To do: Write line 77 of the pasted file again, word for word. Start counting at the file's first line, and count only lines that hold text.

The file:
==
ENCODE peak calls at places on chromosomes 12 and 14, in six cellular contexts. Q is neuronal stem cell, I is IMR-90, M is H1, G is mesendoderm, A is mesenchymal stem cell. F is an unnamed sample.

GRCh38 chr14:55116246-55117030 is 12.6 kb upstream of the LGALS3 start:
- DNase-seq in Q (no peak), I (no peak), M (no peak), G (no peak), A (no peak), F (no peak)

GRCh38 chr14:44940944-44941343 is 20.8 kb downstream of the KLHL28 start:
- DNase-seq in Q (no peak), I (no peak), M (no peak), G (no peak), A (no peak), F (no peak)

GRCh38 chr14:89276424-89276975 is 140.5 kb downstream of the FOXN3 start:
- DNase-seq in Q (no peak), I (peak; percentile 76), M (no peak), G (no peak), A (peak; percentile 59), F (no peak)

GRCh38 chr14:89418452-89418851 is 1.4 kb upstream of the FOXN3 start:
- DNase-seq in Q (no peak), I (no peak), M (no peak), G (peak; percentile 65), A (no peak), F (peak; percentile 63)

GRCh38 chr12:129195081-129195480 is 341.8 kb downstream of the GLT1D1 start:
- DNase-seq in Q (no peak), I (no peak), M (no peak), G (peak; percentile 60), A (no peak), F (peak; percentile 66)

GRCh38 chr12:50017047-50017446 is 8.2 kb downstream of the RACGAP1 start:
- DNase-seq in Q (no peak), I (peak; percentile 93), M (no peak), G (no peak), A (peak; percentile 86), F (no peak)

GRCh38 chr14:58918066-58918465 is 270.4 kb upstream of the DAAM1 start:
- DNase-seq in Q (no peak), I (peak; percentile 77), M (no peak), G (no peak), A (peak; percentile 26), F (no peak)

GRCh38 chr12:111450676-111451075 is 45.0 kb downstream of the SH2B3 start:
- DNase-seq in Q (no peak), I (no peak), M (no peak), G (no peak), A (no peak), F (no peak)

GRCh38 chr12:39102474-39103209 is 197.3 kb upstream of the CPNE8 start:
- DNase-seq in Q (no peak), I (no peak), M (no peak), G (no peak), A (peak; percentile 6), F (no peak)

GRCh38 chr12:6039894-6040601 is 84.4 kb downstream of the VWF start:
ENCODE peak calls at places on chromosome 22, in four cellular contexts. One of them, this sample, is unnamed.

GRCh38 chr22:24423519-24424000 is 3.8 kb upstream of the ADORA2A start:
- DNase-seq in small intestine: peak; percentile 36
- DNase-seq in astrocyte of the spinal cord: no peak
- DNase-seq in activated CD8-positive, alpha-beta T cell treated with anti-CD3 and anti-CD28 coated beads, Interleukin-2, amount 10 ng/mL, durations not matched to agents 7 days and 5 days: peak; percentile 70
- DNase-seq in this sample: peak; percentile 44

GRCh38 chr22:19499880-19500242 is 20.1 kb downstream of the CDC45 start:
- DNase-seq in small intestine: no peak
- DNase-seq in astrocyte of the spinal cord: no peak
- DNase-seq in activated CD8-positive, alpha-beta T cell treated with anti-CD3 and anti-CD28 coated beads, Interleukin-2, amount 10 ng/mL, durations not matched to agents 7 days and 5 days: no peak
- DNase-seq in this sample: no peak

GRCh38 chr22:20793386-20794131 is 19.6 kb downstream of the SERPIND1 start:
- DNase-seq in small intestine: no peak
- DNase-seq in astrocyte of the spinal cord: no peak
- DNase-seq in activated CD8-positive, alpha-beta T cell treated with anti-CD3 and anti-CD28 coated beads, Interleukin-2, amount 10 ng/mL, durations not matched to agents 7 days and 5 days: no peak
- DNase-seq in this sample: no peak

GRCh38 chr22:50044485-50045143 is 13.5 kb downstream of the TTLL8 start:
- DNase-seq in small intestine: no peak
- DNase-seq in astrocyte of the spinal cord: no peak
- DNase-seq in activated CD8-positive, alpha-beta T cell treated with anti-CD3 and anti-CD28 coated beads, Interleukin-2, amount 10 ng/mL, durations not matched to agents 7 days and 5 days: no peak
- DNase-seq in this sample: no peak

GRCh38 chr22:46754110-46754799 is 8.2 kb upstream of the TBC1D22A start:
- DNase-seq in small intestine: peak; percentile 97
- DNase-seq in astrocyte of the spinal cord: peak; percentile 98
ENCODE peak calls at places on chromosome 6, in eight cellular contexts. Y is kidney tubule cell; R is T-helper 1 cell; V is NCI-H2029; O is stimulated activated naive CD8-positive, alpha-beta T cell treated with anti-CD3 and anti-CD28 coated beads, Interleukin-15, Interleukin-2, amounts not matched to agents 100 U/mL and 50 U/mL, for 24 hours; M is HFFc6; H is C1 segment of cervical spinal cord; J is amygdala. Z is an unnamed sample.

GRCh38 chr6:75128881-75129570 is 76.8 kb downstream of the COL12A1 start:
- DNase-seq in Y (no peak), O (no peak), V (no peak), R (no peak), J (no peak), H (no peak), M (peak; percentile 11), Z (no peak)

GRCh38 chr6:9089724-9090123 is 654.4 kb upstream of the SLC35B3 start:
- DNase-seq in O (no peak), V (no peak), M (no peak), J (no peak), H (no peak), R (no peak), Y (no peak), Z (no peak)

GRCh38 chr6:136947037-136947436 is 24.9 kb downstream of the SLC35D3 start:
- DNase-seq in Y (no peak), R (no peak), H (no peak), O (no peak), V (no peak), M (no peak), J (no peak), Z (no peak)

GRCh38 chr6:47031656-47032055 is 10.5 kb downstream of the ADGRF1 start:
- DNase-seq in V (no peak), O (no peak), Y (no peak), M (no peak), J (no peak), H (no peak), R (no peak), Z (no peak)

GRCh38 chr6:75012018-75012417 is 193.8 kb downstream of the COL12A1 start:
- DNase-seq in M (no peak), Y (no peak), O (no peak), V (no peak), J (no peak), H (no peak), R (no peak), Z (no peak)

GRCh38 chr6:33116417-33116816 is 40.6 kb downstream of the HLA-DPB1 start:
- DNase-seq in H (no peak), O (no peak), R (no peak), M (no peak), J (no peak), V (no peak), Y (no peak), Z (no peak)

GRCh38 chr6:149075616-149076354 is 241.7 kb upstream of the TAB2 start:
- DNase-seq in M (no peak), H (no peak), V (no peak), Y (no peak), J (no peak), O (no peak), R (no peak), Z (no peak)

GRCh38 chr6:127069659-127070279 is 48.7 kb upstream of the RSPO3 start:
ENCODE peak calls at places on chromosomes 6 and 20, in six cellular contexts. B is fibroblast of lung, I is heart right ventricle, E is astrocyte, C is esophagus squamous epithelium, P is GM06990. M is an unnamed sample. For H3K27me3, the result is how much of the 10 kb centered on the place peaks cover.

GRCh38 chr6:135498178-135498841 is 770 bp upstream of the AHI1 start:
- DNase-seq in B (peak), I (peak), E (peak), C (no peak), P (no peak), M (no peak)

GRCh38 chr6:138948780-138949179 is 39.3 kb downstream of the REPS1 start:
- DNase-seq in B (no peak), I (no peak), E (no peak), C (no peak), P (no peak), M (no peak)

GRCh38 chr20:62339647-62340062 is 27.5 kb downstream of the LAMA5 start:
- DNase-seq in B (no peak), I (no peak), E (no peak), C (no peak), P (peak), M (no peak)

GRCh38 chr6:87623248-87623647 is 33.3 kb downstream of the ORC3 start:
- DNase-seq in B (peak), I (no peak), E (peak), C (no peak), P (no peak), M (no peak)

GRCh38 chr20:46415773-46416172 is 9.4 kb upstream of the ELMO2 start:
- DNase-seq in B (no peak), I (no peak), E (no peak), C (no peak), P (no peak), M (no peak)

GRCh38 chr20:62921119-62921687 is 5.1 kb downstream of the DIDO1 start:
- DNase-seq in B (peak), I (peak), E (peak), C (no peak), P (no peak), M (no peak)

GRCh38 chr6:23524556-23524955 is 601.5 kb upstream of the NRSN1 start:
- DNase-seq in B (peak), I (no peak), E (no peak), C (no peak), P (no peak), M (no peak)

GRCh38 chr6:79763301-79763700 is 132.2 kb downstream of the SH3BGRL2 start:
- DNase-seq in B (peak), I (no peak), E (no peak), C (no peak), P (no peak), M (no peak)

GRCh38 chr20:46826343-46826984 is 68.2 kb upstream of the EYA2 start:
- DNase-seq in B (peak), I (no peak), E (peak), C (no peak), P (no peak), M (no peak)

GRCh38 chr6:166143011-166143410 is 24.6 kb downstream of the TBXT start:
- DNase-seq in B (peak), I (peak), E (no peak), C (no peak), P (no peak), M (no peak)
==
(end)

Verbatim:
- DNase-seq in B (peak), I (no peak), E (no peak), C (no peak), P (no peak), M (no peak)